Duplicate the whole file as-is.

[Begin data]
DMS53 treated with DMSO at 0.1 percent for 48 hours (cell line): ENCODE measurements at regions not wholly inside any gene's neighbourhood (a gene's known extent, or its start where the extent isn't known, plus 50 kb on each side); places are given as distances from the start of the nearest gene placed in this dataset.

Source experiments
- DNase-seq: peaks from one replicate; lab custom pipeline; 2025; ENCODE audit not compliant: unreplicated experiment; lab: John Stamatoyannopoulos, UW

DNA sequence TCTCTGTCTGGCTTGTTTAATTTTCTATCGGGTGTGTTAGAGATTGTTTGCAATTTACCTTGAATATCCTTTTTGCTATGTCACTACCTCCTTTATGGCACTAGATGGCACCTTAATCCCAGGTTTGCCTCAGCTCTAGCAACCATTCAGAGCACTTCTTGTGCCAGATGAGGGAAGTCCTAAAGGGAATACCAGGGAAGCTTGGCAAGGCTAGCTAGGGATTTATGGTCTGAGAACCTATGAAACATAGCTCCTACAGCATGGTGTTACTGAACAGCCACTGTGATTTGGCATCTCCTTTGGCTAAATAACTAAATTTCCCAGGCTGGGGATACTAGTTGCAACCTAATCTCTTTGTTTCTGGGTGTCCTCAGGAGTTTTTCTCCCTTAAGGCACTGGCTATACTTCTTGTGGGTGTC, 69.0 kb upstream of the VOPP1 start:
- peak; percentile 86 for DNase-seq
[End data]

DMS53 treated with DMSO at 0.1 percent for 48 hours (cell line): ENCODE measurements at regions not wholly inside any gene's neighbourhood (a gene's known extent, or its start where the extent isn't known, plus 50 kb on each side); places are given as distances from the start of the nearest gene placed in this dataset.

Source experiments
- DNase-seq: peaks from one replicate; lab custom pipeline; 2025; ENCODE audit not compliant: unreplicated experiment; lab: John Stamatoyannopoulos, UW

DNA sequence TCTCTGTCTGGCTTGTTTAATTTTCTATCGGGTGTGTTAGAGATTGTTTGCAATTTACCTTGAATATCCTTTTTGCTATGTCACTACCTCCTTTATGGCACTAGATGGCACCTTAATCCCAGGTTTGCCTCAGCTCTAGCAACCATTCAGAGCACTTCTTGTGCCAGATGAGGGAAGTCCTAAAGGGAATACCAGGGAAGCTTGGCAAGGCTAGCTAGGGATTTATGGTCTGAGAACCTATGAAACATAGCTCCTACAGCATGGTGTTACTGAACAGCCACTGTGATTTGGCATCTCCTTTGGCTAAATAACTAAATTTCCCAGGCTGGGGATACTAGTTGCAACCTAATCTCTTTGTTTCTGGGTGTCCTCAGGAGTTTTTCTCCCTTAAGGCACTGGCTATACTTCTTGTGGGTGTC, 69.0 kb upstream of the VOPP1 start:
- peak; percentile 86 for DNase-seq